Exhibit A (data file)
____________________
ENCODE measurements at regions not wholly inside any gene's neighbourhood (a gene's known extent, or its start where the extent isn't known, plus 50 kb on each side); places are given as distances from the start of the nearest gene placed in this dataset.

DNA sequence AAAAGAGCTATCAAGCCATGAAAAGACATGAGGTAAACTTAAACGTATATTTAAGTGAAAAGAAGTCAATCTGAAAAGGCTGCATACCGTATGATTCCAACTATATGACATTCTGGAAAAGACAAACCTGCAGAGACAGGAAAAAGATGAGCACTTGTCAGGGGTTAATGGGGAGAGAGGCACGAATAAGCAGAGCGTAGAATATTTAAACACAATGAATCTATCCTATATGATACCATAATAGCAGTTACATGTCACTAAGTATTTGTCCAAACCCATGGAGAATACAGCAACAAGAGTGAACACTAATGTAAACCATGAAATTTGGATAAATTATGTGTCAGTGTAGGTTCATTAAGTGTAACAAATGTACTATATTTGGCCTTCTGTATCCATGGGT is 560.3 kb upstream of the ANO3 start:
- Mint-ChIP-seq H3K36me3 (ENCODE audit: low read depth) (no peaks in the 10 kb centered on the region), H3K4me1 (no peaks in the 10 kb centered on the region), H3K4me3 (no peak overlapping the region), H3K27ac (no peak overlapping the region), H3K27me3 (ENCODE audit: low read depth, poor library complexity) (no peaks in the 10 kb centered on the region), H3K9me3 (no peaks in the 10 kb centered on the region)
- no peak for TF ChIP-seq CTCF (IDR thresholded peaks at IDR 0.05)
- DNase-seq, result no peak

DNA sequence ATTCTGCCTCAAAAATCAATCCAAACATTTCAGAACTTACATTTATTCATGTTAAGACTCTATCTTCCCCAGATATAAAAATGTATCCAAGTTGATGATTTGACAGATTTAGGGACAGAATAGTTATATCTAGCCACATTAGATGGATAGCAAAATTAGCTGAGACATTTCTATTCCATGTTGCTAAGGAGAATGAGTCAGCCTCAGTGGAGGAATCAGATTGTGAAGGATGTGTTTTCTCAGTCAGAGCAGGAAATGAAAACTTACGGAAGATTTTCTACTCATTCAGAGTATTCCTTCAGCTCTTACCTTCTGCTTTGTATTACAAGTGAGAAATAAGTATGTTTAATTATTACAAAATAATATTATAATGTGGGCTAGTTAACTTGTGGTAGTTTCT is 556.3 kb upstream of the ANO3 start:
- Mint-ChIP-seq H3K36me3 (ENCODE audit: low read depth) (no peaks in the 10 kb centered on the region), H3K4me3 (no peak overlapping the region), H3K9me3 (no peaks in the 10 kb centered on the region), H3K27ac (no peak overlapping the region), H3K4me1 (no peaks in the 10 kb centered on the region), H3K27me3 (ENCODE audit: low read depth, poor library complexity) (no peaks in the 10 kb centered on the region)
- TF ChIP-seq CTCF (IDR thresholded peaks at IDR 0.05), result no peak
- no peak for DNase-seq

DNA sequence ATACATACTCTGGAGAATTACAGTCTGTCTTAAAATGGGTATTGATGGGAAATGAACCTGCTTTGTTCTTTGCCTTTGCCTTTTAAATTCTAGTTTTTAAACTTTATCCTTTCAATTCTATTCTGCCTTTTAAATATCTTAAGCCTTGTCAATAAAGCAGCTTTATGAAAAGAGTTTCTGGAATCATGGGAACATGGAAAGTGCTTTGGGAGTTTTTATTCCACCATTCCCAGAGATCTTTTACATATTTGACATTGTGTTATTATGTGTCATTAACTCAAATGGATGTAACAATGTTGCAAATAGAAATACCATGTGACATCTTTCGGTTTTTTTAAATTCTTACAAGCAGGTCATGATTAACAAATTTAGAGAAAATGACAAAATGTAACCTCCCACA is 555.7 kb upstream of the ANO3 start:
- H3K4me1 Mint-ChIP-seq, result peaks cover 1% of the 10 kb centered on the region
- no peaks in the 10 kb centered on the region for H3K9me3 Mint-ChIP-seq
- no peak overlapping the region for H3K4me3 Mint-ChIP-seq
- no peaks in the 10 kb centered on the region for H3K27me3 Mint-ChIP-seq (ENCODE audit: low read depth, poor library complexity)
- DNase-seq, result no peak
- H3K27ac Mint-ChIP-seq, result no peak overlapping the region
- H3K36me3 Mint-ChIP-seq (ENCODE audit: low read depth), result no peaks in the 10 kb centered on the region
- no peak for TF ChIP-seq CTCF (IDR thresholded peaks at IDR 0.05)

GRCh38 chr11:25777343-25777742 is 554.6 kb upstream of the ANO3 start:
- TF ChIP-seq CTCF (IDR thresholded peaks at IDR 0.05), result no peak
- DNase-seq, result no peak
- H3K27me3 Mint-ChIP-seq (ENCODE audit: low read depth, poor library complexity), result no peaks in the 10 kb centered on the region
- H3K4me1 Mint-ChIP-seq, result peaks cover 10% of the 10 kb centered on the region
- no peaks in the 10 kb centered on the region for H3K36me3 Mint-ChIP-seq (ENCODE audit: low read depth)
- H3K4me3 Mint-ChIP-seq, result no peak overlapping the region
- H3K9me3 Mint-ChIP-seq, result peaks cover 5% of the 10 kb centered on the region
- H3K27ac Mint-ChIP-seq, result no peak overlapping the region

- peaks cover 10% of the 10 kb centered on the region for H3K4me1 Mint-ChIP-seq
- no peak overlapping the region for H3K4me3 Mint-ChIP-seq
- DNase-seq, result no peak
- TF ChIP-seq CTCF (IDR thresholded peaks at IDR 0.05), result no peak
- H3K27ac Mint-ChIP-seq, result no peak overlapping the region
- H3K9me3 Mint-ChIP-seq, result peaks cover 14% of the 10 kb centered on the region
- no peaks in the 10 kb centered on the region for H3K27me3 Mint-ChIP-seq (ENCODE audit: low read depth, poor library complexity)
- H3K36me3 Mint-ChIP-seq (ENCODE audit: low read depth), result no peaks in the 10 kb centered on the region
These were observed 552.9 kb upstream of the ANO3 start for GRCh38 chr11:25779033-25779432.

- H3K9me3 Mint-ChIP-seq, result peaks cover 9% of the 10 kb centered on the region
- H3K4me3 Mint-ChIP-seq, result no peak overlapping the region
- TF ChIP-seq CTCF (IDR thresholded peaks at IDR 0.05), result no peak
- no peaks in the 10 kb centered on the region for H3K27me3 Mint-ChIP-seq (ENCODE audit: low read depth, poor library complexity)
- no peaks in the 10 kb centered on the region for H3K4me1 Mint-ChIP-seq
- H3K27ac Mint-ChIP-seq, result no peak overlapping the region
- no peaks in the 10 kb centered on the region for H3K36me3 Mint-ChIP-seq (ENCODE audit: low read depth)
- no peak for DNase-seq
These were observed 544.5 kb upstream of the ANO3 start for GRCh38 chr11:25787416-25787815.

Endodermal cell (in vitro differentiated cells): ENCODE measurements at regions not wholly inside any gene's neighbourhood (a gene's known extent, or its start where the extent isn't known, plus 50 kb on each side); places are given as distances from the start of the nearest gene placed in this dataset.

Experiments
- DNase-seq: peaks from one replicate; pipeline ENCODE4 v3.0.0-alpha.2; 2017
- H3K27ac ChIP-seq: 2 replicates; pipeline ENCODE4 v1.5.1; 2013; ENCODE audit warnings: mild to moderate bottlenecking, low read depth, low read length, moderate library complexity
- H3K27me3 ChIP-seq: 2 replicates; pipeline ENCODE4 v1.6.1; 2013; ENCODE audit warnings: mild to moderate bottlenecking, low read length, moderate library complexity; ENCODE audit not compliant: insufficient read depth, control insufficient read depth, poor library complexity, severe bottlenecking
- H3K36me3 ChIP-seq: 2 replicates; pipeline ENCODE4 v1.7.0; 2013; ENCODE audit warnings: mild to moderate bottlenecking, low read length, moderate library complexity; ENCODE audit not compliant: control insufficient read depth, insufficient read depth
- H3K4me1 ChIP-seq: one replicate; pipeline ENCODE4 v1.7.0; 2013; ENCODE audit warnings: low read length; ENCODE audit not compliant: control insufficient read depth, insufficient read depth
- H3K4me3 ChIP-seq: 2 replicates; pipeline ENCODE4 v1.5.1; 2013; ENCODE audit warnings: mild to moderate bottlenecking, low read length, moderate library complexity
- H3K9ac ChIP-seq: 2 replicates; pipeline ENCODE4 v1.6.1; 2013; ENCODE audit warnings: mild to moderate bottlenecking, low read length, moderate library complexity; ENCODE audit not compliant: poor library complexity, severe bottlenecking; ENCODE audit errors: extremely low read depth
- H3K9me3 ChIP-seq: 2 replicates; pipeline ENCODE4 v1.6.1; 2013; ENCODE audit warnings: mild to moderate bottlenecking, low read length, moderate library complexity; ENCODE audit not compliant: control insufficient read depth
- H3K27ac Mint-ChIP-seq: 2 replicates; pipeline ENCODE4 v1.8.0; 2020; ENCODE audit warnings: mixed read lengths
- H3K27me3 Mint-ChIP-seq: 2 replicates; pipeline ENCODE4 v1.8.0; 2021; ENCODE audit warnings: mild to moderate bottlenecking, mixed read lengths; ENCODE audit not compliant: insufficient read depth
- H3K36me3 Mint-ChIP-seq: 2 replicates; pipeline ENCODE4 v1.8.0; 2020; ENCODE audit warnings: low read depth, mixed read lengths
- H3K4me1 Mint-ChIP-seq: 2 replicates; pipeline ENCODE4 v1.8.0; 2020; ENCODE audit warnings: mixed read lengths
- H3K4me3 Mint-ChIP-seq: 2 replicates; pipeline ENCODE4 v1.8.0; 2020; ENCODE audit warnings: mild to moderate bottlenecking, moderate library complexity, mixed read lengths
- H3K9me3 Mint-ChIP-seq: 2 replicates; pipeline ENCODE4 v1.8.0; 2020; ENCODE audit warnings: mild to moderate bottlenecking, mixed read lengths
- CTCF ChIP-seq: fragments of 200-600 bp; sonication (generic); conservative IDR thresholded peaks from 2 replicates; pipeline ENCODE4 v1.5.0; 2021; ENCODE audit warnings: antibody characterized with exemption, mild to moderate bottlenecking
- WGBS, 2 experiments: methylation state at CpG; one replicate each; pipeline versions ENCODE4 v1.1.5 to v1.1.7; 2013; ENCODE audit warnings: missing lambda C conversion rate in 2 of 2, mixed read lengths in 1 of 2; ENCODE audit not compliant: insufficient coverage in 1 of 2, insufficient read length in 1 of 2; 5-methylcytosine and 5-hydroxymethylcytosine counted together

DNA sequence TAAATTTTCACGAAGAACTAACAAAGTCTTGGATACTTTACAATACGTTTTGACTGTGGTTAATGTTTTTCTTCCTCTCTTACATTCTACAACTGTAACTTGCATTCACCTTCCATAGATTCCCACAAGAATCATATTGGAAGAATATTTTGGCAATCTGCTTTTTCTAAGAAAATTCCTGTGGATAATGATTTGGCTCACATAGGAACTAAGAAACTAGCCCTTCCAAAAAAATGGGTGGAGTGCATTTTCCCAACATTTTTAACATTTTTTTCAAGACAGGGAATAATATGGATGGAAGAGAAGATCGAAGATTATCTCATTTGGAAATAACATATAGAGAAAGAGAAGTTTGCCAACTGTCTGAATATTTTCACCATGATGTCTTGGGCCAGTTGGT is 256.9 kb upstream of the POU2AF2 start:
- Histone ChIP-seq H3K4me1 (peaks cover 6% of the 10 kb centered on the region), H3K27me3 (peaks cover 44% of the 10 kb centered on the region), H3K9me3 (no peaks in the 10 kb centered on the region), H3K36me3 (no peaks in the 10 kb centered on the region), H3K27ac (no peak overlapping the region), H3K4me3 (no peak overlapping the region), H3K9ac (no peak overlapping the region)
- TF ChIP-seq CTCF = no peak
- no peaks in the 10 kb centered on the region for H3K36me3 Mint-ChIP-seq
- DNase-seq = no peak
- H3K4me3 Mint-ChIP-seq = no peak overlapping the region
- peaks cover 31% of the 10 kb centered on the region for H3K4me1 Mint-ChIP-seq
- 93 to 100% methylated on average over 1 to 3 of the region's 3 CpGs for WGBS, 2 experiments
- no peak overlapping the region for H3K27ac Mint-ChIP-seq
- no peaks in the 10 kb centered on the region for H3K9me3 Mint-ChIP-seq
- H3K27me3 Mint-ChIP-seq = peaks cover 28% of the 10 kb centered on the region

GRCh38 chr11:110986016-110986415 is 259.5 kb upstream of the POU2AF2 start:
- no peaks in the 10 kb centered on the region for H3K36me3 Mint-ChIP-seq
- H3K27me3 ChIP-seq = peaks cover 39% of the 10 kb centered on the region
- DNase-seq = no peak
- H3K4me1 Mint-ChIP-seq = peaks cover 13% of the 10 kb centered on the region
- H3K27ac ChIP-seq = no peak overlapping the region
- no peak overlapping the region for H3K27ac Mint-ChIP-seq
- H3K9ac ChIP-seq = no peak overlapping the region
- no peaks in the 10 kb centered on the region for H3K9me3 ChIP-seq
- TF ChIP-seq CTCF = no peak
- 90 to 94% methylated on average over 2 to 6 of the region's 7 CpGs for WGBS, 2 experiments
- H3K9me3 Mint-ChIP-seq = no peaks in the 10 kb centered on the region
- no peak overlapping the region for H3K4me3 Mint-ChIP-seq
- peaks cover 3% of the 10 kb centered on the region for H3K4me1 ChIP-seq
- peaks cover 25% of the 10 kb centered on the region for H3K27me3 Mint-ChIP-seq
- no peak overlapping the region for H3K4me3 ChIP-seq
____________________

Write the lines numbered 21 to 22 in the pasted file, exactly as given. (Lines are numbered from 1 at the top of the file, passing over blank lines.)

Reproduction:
- DNase-seq, result no peak
- H3K27me3 Mint-ChIP-seq (ENCODE audit: low read depth, poor library complexity), result no peaks in the 10 kb centered on the region